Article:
Denny helps defending a congressman, who didn't keep his campaign promises. Alan defends Catherine Piper for murdering Bernhard. Sara is given an ultimatum by the priest she and Garrett blackmailed.



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Episode cast overview, first billed only:
Congressman Raymond Jacobs
D.A. Valerie Murrow


Denny helps defending a congressman, who didn't keep his campaign promises. Alan defends Catherine Piper for murdering Bernhard. Sara is given an ultimatum by the priest she and Garrett blackmailed.

Plot Summary | Add Synopsis


Comedy | Crime | Drama





Release Date:

18 October 2005 (USA)  »

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Technical Specs


Sound Mix:


Aspect Ratio:

1.33 : 1
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Did You Know?


The music (whistled) that closes out this episode is the theme from The Andy Griffith Show (1960). The connection being that that show opened with Andy Taylor (Griffith) and his son Opie (Ron Howard) walking toward their fishing hole. See more »


Alan Shore is finalizing the Catherine Piper murder case with closing arguments to the jury. He's walking back and forth in front of the jury. When the camera suddenly cuts to a sitting Catherine Piper, he's also seen sitting next to her, listening to whoever is speaking, in this case, HIMSELF! See more »


Denny Crane: When God strips you of your talent, he should at least have the decency to strip away the memory of having had it.
See more »


References Law & Order (1990) See more »

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User Reviews

Boston Legal - A Whiff and a Prayer
22 January 2016 | by (United States) – See all my reviews

Well, Reverend Donald Diddum (Kurt Fuller) just won't go away, and he claims "atonement is in order", planning to turn attorney Sara Holt (Ryan Michelle Bathe) into the bar for her flirtatious methods in order to gain a better settlement offer for her boss at the firm, Denise (Julie Bowen). He considers himself a reasonable man: if she will provide her panties to him, all will be forgiven! I guess another creepy pervert priest rears his ugly head! Meanwhile, Shirley (Candice Bergin) and Denise are representing a politician being held accountable for not supporting an anti-assault weapons ban put forth in congress…Denny (William Shatner) is unsure why he is sitting in on the trial considering he is so "pro-weapons" and their client is a—dramatic pause and intense shock-and-awe—Democrat! The big case concerning Catherine's (Betty White) trial for murdering Bernie gets under way and Alan must endure a rather unpleasant "impromptu re-enactment" of the whole crime. Alan will need to recover with a resoundingly powerful closing argument (which he often does; the guy's track record at recuperating a failing case through the amazing closing argument, where he pulls out all the stops, is quite impressive) in order to help Catherine escape from the noose.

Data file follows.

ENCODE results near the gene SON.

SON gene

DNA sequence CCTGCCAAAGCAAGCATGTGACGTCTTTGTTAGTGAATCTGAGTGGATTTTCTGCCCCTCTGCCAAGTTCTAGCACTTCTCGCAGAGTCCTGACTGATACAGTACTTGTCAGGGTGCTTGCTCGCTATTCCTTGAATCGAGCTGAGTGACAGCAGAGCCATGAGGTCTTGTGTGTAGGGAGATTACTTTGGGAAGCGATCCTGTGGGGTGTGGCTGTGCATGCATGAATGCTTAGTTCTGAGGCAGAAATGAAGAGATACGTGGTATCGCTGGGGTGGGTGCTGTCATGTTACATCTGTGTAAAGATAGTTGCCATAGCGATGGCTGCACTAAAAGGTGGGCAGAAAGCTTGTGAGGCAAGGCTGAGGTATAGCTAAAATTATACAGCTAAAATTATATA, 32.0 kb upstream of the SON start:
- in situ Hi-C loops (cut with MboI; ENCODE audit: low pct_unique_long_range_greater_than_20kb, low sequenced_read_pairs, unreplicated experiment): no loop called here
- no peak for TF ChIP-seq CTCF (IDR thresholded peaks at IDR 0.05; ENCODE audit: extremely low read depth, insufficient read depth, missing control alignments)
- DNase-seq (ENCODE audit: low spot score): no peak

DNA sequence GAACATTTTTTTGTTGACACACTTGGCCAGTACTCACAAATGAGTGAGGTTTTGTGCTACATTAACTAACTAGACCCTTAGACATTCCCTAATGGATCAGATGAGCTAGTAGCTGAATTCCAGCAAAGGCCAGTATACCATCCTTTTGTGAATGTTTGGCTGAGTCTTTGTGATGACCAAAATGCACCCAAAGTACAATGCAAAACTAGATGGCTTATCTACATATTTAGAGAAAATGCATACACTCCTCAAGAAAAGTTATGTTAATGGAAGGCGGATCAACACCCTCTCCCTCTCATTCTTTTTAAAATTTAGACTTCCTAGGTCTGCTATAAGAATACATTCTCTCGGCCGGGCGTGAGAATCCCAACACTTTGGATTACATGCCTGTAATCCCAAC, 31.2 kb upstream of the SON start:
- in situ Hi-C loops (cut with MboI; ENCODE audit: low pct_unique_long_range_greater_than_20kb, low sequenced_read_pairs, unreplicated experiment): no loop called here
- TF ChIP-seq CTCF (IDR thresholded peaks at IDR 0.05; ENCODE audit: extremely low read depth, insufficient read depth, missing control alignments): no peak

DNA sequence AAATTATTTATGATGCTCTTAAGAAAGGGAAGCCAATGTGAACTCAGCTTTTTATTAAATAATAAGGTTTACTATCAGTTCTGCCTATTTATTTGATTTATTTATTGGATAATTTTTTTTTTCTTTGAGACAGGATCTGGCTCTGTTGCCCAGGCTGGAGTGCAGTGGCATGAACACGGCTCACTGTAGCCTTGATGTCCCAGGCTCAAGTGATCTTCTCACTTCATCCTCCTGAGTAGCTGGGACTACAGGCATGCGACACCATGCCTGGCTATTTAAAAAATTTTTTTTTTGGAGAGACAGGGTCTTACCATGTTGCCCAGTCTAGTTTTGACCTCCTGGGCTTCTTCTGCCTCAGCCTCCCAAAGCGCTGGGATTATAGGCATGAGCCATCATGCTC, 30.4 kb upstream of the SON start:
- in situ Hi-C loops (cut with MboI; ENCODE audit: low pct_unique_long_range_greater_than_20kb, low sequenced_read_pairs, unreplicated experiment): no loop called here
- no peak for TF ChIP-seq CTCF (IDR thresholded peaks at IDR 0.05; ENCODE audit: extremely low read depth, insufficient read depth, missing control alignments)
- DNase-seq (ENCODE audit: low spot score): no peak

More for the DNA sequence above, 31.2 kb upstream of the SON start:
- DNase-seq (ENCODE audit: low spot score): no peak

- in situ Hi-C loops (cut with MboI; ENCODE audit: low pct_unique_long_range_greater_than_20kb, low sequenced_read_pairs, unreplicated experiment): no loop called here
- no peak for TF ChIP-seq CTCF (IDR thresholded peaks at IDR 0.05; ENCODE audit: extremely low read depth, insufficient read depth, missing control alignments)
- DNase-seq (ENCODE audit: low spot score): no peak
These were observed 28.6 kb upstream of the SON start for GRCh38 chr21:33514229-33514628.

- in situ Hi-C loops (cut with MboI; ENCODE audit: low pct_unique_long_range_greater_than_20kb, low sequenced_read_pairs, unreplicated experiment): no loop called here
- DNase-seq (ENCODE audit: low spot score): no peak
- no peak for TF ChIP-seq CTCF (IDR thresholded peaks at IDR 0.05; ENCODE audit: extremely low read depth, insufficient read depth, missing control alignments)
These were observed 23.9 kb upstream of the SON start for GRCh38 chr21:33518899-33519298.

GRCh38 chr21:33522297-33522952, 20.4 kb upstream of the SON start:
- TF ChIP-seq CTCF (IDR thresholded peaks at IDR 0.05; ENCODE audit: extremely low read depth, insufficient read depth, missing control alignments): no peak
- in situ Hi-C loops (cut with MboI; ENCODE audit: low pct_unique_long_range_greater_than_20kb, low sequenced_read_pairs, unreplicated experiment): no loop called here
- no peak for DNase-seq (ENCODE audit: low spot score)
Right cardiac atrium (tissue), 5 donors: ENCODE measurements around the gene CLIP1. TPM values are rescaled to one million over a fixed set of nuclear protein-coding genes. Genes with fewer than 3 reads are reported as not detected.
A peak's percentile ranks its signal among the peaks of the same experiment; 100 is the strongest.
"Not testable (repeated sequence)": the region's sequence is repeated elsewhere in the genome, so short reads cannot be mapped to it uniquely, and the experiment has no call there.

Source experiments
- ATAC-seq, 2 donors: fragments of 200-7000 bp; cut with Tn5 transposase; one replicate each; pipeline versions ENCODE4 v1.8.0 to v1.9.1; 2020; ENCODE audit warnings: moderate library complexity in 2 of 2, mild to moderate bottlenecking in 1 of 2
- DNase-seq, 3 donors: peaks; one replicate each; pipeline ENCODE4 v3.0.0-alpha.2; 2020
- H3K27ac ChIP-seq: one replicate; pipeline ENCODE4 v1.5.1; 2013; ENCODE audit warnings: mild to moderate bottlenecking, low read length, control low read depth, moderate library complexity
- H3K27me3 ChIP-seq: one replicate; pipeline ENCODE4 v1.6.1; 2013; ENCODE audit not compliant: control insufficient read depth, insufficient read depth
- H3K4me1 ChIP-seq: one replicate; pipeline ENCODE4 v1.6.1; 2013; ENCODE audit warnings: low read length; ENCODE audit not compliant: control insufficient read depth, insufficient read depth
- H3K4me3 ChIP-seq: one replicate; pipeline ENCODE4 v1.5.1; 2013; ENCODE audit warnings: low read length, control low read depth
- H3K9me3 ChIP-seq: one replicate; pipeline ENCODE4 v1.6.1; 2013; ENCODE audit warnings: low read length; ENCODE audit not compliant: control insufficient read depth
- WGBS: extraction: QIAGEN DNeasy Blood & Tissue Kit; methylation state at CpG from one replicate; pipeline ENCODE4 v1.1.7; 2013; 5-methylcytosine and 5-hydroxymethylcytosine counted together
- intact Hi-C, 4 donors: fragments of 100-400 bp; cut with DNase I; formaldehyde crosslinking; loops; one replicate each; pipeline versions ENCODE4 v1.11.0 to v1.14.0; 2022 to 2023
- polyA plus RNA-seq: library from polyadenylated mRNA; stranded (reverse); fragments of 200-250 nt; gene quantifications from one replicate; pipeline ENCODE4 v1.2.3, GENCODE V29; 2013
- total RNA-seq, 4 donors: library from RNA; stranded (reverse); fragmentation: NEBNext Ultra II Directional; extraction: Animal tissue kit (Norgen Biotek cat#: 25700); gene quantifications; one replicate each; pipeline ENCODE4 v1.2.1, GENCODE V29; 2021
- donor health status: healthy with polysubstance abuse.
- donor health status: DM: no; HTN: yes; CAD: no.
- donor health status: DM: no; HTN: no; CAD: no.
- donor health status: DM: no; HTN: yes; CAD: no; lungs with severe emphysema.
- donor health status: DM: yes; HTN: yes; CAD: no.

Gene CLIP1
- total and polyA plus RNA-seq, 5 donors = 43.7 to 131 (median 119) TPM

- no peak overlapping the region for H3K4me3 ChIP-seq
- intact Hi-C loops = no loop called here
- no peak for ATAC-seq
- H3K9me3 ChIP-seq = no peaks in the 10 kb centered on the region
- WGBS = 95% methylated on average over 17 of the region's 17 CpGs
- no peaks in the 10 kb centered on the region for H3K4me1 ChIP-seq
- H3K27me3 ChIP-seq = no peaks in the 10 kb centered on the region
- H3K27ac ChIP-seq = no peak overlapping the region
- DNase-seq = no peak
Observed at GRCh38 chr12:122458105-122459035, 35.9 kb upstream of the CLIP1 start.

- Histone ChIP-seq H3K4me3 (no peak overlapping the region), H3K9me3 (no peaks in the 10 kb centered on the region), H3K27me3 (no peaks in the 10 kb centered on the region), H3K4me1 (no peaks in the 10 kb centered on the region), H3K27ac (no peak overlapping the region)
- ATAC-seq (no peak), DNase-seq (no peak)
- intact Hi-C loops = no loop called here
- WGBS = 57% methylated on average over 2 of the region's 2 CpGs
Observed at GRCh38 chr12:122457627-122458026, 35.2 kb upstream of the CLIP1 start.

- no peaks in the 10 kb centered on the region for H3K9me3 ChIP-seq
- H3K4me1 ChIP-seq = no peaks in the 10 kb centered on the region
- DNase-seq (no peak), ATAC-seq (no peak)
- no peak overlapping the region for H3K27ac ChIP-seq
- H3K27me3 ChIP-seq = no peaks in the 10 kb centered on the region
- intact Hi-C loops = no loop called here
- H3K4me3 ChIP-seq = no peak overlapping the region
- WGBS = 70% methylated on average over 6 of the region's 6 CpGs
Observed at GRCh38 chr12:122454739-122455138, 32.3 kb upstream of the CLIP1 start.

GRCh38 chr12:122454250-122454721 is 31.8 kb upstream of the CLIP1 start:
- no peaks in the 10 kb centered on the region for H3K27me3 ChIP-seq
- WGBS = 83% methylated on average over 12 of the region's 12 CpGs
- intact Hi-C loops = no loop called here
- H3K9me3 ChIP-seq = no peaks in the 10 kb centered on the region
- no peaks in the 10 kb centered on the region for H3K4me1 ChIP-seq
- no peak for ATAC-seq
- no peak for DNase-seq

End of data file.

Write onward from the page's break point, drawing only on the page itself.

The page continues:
Denny's contemplation of retirement while fishing from a sewer near the office (!) as Alan tries to console his crumbling belief in his talents (fading away, with the memory of how great he once was tormenting him) is a dramatic high point in the episode…I think those of us who have experienced watching someone once so phenomenal and brilliant lose access to what made him or her so can relate to what Alan sees and Denny experiences. Denny's pomp and circumstance when closing for the politician, including his musket accidentally going off in the courtroom, in his American Revolution garb, is another real peach of a scene. The whole subplot with Fuller was just rather unsettling to me while the tone seems to indicate this was something to be viewed as kinky and silly…the way priests have been discovered as perverts and sexual deviants, this subplot might not have made it off the script onto screen, I think. Fuller plays it up, though, and Bathe's dilemma at whether or not to adhere to his demands ends rather surprisingly: she doesn't cave (she admits she doesn't wear underwear!) and lets him have a couple of hard slaps to the face, for which he finds pleasurable! It appears as if Rhona Mitra's character has been written out of the show (she was barely in the previous episode and altogether absent in this one; Alan seems to have moved on from her just fine).

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